The tidal volume that results from a pressure-targeted machine is attributable to the set inspiratory pressure and patient’s lung-thorax compliance. Circuit compliance, fresh gas flow changes, and even small leaks around an un-cuffed endotracheal tube do not modify the delivered tidal volume (1). Pressure-controlled ventilation offers the advantage of limiting barotrauma in the condition of changing lung compliance, but a decrease in tidal volume will occur in the pressure-controlled ventilation mode, when the compliance of the lung is decreased or a pressure against the abdomen is created (e.g. in laparoscopic surgeries) (2).

There are also some pediatric ventilators that deliver the breath by setting the inspiratory and expiratory duration and setting the flow of gas, but management of patients with these ventilators can lead to hypoventilation in the circumstance of increasing of the pulmonary resistance or reversal of muscle relaxants.

To deliver a precise tidal volume, some new anesthesia machines have equipped with fresh gas decoupling valves. In these machines, the fresh gas (FGF) is not delivered to the inspiratory limb during inspiration. Practically, it means that FGF does not increase the tidal volume. The function of the fresh gas decoupling valve is to provide a precise delivery of the set tidal volume unaffected by varying fresh gas flow rates. During the inspiratory phase of ventilation, the valve closes, allowing only gas from the ventilator piston chamber to be delivered through the inspiratory branch to the patient. During the expiratory phase, the valve opens, allowing the ventilator piston chamber to fill with a mixture of the exhaled gas that has passed through the absorber and fresh gas (3).

A second method for accurate delivery of desired tidal volume is compliance compensation, to replace volume lost to the breathing tubes. A potentially large percentage of the bellows volume is lost into the breathing circuit, secondary to compliance and compression. Leaks and sampled gas flow will further reduce desired tidal volume (4). To ensure that the set tidal volume will be delivered to the patients, new anesthesia machines involve a preuse leak and compliance test during which the end of the circuit must be occluded. The total compliance will be measured and the machine use this data to adjust piston or bellows movement, according to desired pressure airway setting (5).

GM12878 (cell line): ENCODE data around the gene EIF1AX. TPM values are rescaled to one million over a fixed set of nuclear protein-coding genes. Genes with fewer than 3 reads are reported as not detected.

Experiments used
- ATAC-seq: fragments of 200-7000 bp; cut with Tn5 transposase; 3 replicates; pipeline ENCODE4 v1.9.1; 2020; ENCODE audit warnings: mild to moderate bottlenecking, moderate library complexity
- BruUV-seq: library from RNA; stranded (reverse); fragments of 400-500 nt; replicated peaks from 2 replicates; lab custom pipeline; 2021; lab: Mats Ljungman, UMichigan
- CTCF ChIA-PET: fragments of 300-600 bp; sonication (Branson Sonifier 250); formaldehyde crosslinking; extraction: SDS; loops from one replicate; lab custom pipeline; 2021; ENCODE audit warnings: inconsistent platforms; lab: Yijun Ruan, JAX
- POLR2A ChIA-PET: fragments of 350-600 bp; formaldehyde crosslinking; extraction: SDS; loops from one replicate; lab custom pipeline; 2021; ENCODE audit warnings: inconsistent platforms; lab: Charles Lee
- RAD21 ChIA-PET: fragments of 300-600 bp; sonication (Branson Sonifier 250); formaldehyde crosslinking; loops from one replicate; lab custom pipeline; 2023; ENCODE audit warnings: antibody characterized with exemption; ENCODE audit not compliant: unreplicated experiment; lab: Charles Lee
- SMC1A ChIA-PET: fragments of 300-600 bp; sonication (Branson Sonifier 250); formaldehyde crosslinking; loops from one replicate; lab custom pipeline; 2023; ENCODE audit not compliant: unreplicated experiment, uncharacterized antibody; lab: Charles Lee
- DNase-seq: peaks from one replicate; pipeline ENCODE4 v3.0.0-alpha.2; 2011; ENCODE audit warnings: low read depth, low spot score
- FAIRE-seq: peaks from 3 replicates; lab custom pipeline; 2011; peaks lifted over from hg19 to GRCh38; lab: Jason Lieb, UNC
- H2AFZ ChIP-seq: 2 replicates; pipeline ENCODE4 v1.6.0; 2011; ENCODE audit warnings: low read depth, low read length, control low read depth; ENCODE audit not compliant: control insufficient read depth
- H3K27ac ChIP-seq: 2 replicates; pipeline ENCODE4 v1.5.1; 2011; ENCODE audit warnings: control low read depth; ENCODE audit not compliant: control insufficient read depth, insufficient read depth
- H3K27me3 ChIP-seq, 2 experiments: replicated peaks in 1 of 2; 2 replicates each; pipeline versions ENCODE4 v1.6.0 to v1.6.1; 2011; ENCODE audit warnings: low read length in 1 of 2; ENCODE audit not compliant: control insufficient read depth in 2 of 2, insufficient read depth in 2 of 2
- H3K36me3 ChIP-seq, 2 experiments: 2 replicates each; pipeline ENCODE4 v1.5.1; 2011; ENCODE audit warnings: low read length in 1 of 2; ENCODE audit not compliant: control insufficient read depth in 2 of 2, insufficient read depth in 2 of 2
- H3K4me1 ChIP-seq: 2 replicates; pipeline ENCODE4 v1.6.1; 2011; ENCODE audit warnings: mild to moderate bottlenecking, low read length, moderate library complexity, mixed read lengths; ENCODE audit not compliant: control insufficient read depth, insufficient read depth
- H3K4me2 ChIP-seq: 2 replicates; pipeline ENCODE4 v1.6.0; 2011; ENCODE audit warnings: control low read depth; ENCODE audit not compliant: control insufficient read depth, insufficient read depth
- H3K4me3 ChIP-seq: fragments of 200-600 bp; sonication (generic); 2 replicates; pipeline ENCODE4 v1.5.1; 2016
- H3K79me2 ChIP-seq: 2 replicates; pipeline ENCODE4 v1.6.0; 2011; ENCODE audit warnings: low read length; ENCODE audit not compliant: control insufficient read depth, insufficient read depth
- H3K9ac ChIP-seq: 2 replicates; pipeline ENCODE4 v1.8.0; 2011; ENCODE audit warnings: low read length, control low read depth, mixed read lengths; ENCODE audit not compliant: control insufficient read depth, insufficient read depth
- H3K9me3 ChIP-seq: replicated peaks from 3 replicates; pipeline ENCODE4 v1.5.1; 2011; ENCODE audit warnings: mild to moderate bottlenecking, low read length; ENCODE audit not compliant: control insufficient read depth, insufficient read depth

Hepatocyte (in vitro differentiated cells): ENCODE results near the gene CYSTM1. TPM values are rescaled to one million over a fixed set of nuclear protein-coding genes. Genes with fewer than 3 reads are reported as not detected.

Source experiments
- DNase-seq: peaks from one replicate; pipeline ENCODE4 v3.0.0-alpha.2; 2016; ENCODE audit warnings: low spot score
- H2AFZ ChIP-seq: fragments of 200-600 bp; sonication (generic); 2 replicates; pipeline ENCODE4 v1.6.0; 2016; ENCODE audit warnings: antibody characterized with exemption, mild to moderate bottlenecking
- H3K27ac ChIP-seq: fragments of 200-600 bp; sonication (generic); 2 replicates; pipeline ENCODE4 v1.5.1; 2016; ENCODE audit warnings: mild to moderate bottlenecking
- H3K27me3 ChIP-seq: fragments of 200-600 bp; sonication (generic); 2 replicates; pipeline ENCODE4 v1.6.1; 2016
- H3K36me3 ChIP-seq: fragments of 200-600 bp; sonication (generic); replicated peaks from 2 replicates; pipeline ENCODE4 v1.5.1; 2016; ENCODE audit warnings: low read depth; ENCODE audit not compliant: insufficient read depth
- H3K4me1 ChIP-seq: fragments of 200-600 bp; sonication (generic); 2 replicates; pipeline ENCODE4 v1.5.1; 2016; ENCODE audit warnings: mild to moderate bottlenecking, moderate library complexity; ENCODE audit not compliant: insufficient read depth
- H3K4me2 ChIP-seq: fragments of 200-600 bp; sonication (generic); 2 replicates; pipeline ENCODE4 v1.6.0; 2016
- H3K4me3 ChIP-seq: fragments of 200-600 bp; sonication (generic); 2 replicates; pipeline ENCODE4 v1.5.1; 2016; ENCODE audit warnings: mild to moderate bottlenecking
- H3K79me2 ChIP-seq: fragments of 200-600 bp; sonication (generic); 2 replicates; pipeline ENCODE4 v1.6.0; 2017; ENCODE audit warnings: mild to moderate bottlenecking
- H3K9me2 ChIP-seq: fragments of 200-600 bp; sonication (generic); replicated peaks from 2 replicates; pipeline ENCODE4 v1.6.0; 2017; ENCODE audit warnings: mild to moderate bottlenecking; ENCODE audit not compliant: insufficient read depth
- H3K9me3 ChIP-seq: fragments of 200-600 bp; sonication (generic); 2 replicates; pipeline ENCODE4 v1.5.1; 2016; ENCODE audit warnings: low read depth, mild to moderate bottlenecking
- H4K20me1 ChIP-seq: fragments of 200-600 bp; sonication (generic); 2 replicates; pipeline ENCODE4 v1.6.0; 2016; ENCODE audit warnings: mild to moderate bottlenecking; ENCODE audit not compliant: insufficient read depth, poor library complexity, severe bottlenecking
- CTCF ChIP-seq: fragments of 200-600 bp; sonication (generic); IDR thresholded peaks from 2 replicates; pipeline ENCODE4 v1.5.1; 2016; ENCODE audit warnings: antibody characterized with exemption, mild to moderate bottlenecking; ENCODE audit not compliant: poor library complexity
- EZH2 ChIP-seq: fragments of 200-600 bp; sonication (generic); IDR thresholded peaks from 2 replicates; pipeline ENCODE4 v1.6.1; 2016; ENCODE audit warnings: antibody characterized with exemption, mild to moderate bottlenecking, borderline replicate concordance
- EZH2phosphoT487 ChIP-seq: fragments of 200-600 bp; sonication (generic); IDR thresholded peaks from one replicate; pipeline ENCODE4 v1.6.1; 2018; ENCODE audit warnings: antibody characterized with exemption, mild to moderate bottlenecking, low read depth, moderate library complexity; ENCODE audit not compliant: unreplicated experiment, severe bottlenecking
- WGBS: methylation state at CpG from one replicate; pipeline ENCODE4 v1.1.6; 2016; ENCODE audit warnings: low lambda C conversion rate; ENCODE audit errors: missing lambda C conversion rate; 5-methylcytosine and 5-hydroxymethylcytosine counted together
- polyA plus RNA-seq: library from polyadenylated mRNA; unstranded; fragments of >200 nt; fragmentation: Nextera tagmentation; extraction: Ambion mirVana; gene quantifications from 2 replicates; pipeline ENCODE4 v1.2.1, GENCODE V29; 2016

The anesthesiologist can use volume-controlled ventilation by a modern anesthesia machine that equipped with fresh gas decoupling valves and compliance and fresh gas compensation technology with confidence. Minimal tidal volume as low as 30 mL can be delivered precisely (5). The anesthesiologist should not persist in ordering a ventilator with multiple ventilation modes. Rather, choosing a ventilator with a unique mode that delivers a precise tidal volume would be suitable.

References

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    Jaecklin T, Morel DR, Rimensberger PC. Volume-targeted modes of modern neonatal ventilators: how stable is the delivered tidal volume? Intensive Care Med. 2007; 33(2) : 326 -35 [DOI][PubMed]

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    Peng W, Zhu H, Shi H, Liu E. Volume-targeted ventilation is more suitable than pressure-limited ventilation for preterm infants: a systematic review and meta-analysis. Arch Dis Child Fetal Neonatal Ed. 2014; 99(2) -65 [DOI][PubMed]

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    Stayer S, Olutoye O. Anesthesia ventilators: better options for children. Anesthesiol Clin North America. 2005; 23(4) : 677 -91 [DOI][PubMed]